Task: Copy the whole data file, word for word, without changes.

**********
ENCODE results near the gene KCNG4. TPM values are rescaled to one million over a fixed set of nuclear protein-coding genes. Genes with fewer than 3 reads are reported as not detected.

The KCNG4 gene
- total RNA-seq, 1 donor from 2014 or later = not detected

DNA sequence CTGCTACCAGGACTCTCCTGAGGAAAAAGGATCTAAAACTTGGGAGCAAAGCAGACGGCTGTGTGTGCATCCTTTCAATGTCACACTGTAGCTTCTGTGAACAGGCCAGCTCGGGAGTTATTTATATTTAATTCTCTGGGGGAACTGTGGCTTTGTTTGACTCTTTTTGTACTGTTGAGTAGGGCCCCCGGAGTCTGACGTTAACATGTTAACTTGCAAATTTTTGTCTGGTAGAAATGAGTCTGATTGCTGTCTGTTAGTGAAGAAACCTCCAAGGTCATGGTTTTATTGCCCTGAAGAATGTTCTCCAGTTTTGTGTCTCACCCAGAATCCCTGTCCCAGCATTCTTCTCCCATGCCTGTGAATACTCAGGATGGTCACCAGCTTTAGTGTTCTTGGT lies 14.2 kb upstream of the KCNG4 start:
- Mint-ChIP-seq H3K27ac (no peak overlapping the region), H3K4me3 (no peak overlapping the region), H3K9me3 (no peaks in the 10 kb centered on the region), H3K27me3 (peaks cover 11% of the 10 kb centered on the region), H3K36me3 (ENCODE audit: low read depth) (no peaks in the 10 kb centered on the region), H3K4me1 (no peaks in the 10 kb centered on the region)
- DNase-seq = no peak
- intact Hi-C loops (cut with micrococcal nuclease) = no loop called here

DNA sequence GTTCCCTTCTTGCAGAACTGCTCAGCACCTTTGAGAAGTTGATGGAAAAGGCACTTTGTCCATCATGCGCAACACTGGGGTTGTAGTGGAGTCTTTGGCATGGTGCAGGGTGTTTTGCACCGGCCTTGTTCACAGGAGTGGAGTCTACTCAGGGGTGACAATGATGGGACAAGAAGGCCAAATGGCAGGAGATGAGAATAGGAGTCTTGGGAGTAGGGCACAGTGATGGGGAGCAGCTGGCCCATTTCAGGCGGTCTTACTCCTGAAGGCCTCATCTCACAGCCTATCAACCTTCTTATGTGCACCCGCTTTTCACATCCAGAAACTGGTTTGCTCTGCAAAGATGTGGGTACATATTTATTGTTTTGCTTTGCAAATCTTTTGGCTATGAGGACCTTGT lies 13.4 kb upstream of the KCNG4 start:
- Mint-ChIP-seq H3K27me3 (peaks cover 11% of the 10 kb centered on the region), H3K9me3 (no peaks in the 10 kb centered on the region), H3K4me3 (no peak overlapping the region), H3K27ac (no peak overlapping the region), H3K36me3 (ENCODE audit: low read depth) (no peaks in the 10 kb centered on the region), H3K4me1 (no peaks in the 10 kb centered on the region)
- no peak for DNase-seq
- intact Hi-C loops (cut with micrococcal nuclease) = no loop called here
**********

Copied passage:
ENCODE results near the gene KCNG4. TPM values are rescaled to one million over a fixed set of nuclear protein-coding genes. Genes with fewer than 3 reads are reported as not detected.

The KCNG4 gene
- total RNA-seq, 1 donor from 2014 or later = not detected

DNA sequence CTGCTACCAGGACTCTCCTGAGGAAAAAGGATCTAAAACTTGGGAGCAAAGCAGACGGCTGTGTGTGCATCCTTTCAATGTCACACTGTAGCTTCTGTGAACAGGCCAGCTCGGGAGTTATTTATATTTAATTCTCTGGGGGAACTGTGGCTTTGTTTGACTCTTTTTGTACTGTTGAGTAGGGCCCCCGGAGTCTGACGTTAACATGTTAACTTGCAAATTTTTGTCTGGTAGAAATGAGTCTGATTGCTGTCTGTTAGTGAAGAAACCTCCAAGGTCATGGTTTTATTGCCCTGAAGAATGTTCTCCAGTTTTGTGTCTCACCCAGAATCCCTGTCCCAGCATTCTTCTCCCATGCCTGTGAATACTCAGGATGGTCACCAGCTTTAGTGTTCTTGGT lies 14.2 kb upstream of the KCNG4 start:
- Mint-ChIP-seq H3K27ac (no peak overlapping the region), H3K4me3 (no peak overlapping the region), H3K9me3 (no peaks in the 10 kb centered on the region), H3K27me3 (peaks cover 11% of the 10 kb centered on the region), H3K36me3 (ENCODE audit: low read depth) (no peaks in the 10 kb centered on the region), H3K4me1 (no peaks in the 10 kb centered on the region)
- DNase-seq = no peak
- intact Hi-C loops (cut with micrococcal nuclease) = no loop called here

DNA sequence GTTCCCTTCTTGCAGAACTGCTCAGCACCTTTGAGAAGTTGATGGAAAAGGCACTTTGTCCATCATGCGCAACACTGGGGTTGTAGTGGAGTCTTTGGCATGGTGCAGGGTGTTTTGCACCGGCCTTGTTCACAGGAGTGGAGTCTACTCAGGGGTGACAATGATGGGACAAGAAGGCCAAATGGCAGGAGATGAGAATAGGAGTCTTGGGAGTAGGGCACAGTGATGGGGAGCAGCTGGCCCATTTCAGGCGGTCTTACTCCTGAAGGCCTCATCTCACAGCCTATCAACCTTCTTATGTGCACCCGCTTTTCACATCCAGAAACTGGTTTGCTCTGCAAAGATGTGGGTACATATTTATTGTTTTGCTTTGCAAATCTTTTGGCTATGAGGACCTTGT lies 13.4 kb upstream of the KCNG4 start:
- Mint-ChIP-seq H3K27me3 (peaks cover 11% of the 10 kb centered on the region), H3K9me3 (no peaks in the 10 kb centered on the region), H3K4me3 (no peak overlapping the region), H3K27ac (no peak overlapping the region), H3K36me3 (ENCODE audit: low read depth) (no peaks in the 10 kb centered on the region), H3K4me1 (no peaks in the 10 kb centered on the region)
- no peak for DNase-seq
- intact Hi-C loops (cut with micrococcal nuclease) = no loop called here